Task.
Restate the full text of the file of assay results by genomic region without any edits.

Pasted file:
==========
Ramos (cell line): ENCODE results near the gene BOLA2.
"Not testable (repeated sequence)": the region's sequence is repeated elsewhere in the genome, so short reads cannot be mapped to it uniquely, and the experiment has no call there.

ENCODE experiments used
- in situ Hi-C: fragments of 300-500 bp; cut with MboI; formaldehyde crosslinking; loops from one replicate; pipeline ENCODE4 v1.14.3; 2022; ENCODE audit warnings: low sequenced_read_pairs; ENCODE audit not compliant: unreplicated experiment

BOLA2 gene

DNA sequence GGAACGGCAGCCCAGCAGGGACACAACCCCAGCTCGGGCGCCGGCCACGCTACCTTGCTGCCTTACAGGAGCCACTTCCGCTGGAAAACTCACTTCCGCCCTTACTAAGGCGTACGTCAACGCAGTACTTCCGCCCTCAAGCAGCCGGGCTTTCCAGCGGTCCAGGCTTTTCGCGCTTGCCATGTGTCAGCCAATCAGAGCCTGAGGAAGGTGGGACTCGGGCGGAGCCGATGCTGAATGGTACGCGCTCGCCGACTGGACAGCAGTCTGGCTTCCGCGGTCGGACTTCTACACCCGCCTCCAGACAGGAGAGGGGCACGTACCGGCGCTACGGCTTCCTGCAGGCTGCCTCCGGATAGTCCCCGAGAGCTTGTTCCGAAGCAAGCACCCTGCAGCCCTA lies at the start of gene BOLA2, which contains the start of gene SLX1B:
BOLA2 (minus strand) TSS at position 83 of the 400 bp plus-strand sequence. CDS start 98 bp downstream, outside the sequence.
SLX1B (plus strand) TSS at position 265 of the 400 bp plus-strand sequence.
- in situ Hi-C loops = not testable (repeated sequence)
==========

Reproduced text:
Ramos (cell line): ENCODE results near the gene BOLA2.
"Not testable (repeated sequence)": the region's sequence is repeated elsewhere in the genome, so short reads cannot be mapped to it uniquely, and the experiment has no call there.

ENCODE experiments used
- in situ Hi-C: fragments of 300-500 bp; cut with MboI; formaldehyde crosslinking; loops from one replicate; pipeline ENCODE4 v1.14.3; 2022; ENCODE audit warnings: low sequenced_read_pairs; ENCODE audit not compliant: unreplicated experiment

BOLA2 gene

DNA sequence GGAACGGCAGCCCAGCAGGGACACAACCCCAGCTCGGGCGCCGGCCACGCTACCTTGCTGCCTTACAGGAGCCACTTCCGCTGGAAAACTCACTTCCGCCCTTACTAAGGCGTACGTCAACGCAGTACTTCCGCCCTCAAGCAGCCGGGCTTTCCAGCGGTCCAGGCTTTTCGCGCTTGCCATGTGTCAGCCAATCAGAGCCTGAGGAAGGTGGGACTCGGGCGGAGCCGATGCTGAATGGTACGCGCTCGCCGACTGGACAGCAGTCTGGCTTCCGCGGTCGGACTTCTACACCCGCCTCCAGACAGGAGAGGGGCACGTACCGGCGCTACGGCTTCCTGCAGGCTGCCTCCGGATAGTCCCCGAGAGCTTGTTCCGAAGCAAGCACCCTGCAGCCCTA lies at the start of gene BOLA2, which contains the start of gene SLX1B:
BOLA2 (minus strand) TSS at position 83 of the 400 bp plus-strand sequence. CDS start 98 bp downstream, outside the sequence.
SLX1B (plus strand) TSS at position 265 of the 400 bp plus-strand sequence.
- in situ Hi-C loops = not testable (repeated sequence)